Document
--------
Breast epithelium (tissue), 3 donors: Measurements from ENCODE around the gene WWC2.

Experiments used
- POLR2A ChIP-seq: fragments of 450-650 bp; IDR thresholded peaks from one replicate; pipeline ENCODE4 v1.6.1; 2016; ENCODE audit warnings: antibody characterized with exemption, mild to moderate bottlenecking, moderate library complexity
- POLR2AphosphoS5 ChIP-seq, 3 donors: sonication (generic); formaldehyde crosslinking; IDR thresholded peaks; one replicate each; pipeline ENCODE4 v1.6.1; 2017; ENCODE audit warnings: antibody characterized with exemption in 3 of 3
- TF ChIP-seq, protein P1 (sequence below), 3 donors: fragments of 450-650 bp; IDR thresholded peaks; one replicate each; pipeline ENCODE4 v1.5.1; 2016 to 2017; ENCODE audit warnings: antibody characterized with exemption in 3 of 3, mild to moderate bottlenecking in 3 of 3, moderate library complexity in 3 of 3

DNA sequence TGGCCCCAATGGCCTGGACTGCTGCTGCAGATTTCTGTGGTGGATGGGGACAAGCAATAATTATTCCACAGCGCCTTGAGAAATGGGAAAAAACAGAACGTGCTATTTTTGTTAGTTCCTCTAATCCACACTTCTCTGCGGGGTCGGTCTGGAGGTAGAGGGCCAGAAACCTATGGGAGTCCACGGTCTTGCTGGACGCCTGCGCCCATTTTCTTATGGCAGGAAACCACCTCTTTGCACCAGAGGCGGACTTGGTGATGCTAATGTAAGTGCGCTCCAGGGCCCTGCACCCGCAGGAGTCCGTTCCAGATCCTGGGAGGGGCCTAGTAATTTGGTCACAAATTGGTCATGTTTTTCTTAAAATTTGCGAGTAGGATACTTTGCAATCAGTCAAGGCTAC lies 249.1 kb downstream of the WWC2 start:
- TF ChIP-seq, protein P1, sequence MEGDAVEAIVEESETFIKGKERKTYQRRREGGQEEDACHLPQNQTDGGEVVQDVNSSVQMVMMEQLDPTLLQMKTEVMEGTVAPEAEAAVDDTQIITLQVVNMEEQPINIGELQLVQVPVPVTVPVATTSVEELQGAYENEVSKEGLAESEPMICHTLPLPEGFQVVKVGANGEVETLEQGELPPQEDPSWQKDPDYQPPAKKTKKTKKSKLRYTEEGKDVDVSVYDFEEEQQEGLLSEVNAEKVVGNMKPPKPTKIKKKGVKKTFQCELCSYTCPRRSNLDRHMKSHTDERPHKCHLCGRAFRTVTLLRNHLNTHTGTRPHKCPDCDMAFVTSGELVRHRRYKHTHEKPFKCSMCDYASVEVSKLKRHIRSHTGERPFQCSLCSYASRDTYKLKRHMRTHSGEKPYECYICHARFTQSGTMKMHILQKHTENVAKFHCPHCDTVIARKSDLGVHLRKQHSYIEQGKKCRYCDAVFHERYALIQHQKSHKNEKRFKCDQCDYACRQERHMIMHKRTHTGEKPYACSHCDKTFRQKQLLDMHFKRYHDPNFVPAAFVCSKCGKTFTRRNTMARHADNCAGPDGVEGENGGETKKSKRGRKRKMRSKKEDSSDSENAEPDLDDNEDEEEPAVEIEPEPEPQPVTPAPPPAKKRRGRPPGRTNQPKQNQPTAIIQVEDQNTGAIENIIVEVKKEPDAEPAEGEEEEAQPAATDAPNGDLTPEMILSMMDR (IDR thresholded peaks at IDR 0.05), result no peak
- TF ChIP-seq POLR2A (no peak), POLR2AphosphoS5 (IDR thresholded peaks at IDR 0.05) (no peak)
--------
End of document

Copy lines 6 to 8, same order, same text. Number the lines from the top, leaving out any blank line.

DNA sequence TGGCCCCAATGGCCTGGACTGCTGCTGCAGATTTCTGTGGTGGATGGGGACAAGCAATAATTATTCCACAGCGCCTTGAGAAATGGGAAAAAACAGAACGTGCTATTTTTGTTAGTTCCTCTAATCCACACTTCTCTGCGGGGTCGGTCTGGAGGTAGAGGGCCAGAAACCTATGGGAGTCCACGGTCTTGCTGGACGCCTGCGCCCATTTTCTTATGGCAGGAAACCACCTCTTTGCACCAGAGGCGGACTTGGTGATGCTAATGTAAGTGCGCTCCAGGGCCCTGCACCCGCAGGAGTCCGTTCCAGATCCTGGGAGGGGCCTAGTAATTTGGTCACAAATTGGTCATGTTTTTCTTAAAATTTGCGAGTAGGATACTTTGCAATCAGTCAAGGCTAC lies 249.1 kb downstream of the WWC2 start:
- TF ChIP-seq, protein P1, sequence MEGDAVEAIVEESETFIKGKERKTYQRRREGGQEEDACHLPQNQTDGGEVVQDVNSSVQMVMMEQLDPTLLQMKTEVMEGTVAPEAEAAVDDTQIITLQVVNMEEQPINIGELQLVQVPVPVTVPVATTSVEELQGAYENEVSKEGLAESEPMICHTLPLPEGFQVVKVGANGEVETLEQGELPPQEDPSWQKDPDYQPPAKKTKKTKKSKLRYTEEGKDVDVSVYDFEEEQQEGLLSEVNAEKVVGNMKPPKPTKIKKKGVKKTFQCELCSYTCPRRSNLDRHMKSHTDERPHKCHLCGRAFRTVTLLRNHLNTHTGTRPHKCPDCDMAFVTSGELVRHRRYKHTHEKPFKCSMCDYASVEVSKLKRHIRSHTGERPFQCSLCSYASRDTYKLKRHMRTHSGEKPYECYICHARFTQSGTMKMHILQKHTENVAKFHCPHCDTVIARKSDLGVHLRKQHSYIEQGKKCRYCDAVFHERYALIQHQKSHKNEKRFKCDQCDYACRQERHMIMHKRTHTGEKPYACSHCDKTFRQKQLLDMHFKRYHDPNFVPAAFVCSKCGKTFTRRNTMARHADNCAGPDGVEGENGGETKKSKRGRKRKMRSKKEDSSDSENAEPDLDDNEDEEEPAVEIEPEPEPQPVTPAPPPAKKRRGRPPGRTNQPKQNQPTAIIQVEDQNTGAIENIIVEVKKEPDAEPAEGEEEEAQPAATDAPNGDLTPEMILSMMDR (IDR thresholded peaks at IDR 0.05), result no peak
- TF ChIP-seq POLR2A (no peak), POLR2AphosphoS5 (IDR thresholded peaks at IDR 0.05) (no peak)